The External Validation of Social Media

As of March 2015, there were approximately 1,415 million people on Facebook, and just upwards of 300 million people on Instagram (statista.com).

Pseudo-mathematically, that’s 70 per cent of the present and recorded global population using Facebook, and 15 per cent using Instagram.

To some, this is a trend. To me, this is an epidemic. Call a doctor, we are very sick. Because when you consider what these networks, and others like it, are used for (which is different from what they were designed to do, of course) it paints a picture of a very insecure population; an entire generation of humans that probably weren’t told often enough that they were special as children; millions of mobile users who can’t simply look in the mirror and just know that they are enough on their own.

External validation. We all crave it. Some of us even need it in order to feel whole. And in a world where giving a compliment is as simple as clicking a button, where it takes just a fraction of a second to tell someone you like them, their clothes, their sense of humor, or their band, it’s not hard to become reliant on reinforcement of the positive variety in return. Most days I am inundated with “likes” and “shares” and LOL’s. But some days I’m not. Some days there’s a tough crowd out there. And on those days, the true menace of social media becomes clear.

How my heart deflates to see the adorable photo of me as a cake-faced birthday girl twenty-three years ago receive only four likes. What’s wrong with it? Is it my corduroy jumper? The filter I chose? Maybe they’re just jealous that I had my party at a golf dome, and deep down they always wished their parents would throw a party for them at a golf dome, and it never happened, and so they’ve been holding a resentment over it ever since? See, look, now I’ve upset the world, and that’s a problem.

But the real problem here is not that my golf dome birthday photo may have sent everyone I know running to their therapist’s office. It’s that I, like many who’ve come before me, and will come after me, regard likes, follows, and shares as some sort of emotional currency, without which I feel entirely bankrupt of confidence. This is followed by a feeling of panic, which is then followed by a fiery sense of determination, and then the plotting begins. How can I redeem myself in the eyes of my digital peers? What can I post now?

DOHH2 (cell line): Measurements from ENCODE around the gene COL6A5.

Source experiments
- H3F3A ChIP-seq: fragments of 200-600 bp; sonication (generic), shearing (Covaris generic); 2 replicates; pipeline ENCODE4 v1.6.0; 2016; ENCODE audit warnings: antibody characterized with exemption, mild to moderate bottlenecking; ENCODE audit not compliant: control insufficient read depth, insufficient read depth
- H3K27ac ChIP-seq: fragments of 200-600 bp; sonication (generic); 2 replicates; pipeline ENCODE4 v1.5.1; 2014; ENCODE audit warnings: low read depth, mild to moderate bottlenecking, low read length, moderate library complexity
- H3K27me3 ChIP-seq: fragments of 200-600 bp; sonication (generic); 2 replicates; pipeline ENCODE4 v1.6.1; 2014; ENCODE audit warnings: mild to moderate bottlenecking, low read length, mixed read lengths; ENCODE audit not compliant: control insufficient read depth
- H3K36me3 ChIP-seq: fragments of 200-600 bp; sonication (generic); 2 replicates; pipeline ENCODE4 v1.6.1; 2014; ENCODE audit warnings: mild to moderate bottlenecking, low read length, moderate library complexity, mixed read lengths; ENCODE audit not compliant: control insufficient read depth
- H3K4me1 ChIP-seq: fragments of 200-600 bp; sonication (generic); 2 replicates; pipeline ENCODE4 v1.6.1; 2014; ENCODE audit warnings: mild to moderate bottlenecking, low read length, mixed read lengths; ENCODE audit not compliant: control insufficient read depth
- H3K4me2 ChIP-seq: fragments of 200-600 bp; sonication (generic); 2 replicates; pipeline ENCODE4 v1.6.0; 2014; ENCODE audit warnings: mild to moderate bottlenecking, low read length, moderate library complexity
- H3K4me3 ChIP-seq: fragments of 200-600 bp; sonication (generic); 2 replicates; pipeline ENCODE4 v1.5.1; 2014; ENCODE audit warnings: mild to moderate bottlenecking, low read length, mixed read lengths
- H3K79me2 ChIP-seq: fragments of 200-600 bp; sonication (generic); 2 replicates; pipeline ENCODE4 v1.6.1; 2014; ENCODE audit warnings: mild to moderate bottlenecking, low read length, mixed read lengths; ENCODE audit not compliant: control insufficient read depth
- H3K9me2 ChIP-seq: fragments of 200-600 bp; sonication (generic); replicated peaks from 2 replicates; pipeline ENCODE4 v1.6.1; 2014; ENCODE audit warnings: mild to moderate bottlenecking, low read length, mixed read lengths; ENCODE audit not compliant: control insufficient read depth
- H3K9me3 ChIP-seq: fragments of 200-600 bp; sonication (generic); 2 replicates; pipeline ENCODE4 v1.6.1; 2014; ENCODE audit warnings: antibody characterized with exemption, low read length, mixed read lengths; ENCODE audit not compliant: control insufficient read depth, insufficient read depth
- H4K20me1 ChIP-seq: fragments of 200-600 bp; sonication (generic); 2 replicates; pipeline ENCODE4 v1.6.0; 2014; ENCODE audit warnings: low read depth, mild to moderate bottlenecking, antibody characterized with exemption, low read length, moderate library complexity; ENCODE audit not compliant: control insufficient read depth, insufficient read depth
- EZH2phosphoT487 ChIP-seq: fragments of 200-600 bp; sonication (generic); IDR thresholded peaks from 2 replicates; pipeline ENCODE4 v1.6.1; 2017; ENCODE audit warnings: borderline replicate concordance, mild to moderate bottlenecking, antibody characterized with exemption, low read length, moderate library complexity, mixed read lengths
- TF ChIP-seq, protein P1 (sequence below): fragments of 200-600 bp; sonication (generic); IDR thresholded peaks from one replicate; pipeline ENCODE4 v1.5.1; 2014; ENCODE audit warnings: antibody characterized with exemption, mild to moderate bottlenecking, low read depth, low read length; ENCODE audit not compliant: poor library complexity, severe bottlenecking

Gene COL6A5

One of the only unselfish thoughts about social media I am capable of having is that I don’t believe I’m alone in this. There are other people who suffer from this same affliction, have a similar yearning for sycophancy; the same kind of dependence on double-taps that many have on coffee to get the day going. You can call it an addiction, or as director Alejando Gonzalez Inarrittu referred to it, fresh off the heels of his Academy Award, and conveniently at the height of his fame, “The disease of popularity.”

Although Facebook was designed to help university students stay in touch, I’m willing to put money on the fact that there are other people out there, like me, who graduated a decade a go, and have since found another use for the platform.

If you’re reading this, shaking your head, and telling yourself that this isn’t you, I challenge you to ask yourself this: If Facebook removed the “like” button, Instagram took down the heart key, and Twitter did away with the retweet function, would we really be using these networks as much? Or at all?

If you had absolutely zero way of knowing that someone, somewhere, appreciated that 15 second video of your cat rolling around in your Winners bag, would you post it? Would you have even filmed it? If a tree falls in the woods, and no one is there to hear it, does it make a sound?

Self-help guru Shakti Gewain writes, “When we consistently suppress and distrust our intuitive knowingness, looking instead for authority, validation, and approval from others, we give our personal power away.” In context, am I to assume that the appropriate next step in reclaiming my personal power would be to renounce social media entirely? Perhaps. Am I going to do it? Hell no. Or at least, not yet.

The social sphere is now a real realm of existence. To not be searchable on LinkedIn is to be unemployable. To not have an account with Instagram is to not be relatable. To not have a profile on Facebook is to not be reachable. I could join the remaining twenty-some-odd per cent of people not participating on social media, but that means I’d be missing out, which is actually kind of a funny conclusion to draw; although deleting my accounts would mean missing out on validation, and viral video sharing, having these accounts causes me to miss out on stuff in real life. I had to take time out of that fun moment to take a picture of that moment, and then post that picture of that moment online, so others can see me in that moment, and like me in that moment. That’s a lot of moments lost for the sake of momentarily feeling appreciated.

If there are really millions people on Facebook, and millions on Instagram, I can look at the snapshot and say, that’s millions of people who are a little sick, like me; sometimes insecure like me; often wasting valuable time adding filters to photos to feel better, like me. Or I could look at it as just a few million more “likes” that I should be striving for.

I think I’ll double-tap on the latter.

1 Comment

  1. truthiness
    June 29, 2015

    1,415M people is just over 20% of the global population and 300M is just shy of 4.3%

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